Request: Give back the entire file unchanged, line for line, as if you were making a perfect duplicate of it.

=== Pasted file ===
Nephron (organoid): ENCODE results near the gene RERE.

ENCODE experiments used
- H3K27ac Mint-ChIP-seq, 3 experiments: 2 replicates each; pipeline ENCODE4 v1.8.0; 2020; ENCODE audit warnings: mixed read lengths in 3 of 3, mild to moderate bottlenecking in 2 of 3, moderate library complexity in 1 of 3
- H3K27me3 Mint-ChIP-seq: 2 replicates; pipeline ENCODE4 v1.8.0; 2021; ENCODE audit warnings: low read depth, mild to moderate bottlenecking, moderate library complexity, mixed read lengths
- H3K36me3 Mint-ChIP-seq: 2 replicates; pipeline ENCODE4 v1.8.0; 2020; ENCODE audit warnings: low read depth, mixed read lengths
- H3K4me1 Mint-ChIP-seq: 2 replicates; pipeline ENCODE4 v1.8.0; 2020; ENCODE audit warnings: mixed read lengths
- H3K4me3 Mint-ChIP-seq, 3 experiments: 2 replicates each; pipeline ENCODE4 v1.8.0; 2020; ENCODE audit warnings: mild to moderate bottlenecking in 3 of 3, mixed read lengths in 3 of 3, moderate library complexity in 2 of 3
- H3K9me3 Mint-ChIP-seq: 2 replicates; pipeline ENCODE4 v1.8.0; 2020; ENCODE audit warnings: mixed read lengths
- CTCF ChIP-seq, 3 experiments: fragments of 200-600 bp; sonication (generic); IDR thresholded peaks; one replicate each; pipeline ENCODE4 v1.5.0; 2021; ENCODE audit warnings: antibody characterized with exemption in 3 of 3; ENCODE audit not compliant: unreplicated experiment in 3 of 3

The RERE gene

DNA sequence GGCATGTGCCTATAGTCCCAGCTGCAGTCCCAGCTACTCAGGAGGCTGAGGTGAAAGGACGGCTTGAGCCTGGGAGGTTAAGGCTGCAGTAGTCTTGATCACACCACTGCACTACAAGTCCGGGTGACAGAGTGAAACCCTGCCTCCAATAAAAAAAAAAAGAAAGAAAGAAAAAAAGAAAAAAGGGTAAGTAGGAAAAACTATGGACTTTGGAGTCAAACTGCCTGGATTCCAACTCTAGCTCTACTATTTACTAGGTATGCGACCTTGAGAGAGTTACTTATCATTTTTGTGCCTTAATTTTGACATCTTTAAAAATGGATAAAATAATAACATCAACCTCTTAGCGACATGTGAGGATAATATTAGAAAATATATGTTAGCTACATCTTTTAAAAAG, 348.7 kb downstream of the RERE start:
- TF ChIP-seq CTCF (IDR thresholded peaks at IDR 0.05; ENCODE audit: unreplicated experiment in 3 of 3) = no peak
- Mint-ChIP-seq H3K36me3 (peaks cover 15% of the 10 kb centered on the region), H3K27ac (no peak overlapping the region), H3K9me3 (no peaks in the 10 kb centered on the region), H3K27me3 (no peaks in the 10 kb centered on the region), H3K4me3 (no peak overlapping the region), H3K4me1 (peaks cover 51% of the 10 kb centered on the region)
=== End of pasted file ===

Nephron (organoid): ENCODE results near the gene RERE.

ENCODE experiments used
- H3K27ac Mint-ChIP-seq, 3 experiments: 2 replicates each; pipeline ENCODE4 v1.8.0; 2020; ENCODE audit warnings: mixed read lengths in 3 of 3, mild to moderate bottlenecking in 2 of 3, moderate library complexity in 1 of 3
- H3K27me3 Mint-ChIP-seq: 2 replicates; pipeline ENCODE4 v1.8.0; 2021; ENCODE audit warnings: low read depth, mild to moderate bottlenecking, moderate library complexity, mixed read lengths
- H3K36me3 Mint-ChIP-seq: 2 replicates; pipeline ENCODE4 v1.8.0; 2020; ENCODE audit warnings: low read depth, mixed read lengths
- H3K4me1 Mint-ChIP-seq: 2 replicates; pipeline ENCODE4 v1.8.0; 2020; ENCODE audit warnings: mixed read lengths
- H3K4me3 Mint-ChIP-seq, 3 experiments: 2 replicates each; pipeline ENCODE4 v1.8.0; 2020; ENCODE audit warnings: mild to moderate bottlenecking in 3 of 3, mixed read lengths in 3 of 3, moderate library complexity in 2 of 3
- H3K9me3 Mint-ChIP-seq: 2 replicates; pipeline ENCODE4 v1.8.0; 2020; ENCODE audit warnings: mixed read lengths
- CTCF ChIP-seq, 3 experiments: fragments of 200-600 bp; sonication (generic); IDR thresholded peaks; one replicate each; pipeline ENCODE4 v1.5.0; 2021; ENCODE audit warnings: antibody characterized with exemption in 3 of 3; ENCODE audit not compliant: unreplicated experiment in 3 of 3

The RERE gene

DNA sequence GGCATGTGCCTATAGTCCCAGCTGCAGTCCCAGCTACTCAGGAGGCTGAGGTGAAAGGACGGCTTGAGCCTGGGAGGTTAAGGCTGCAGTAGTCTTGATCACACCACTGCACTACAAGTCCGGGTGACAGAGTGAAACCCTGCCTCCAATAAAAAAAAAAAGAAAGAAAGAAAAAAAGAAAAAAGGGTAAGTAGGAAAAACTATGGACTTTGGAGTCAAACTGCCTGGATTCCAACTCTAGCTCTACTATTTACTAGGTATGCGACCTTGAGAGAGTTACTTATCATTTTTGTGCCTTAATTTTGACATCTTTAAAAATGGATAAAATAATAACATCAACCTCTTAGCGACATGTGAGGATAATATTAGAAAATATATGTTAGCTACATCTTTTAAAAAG, 348.7 kb downstream of the RERE start:
- TF ChIP-seq CTCF (IDR thresholded peaks at IDR 0.05; ENCODE audit: unreplicated experiment in 3 of 3) = no peak
- Mint-ChIP-seq H3K36me3 (peaks cover 15% of the 10 kb centered on the region), H3K27ac (no peak overlapping the region), H3K9me3 (no peaks in the 10 kb centered on the region), H3K27me3 (no peaks in the 10 kb centered on the region), H3K4me3 (no peak overlapping the region), H3K4me1 (peaks cover 51% of the 10 kb centered on the region)